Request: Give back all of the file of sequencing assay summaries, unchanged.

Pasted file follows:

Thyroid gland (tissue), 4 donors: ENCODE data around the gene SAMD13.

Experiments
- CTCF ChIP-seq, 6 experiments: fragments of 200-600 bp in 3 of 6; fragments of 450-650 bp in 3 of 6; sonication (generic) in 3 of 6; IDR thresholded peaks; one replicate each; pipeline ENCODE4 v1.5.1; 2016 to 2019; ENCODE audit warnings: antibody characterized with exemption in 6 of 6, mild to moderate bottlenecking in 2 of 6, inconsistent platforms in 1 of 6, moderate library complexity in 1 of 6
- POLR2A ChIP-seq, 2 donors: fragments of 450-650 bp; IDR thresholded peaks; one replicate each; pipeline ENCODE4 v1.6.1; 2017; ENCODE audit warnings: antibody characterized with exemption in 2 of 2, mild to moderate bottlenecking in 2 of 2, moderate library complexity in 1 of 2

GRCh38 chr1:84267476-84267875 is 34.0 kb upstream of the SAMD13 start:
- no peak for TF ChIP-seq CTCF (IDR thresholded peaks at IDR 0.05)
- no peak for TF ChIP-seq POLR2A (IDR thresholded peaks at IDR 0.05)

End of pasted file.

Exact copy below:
Thyroid gland (tissue), 4 donors: ENCODE data around the gene SAMD13.

Experiments
- CTCF ChIP-seq, 6 experiments: fragments of 200-600 bp in 3 of 6; fragments of 450-650 bp in 3 of 6; sonication (generic) in 3 of 6; IDR thresholded peaks; one replicate each; pipeline ENCODE4 v1.5.1; 2016 to 2019; ENCODE audit warnings: antibody characterized with exemption in 6 of 6, mild to moderate bottlenecking in 2 of 6, inconsistent platforms in 1 of 6, moderate library complexity in 1 of 6
- POLR2A ChIP-seq, 2 donors: fragments of 450-650 bp; IDR thresholded peaks; one replicate each; pipeline ENCODE4 v1.6.1; 2017; ENCODE audit warnings: antibody characterized with exemption in 2 of 2, mild to moderate bottlenecking in 2 of 2, moderate library complexity in 1 of 2

GRCh38 chr1:84267476-84267875 is 34.0 kb upstream of the SAMD13 start:
- no peak for TF ChIP-seq CTCF (IDR thresholded peaks at IDR 0.05)
- no peak for TF ChIP-seq POLR2A (IDR thresholded peaks at IDR 0.05)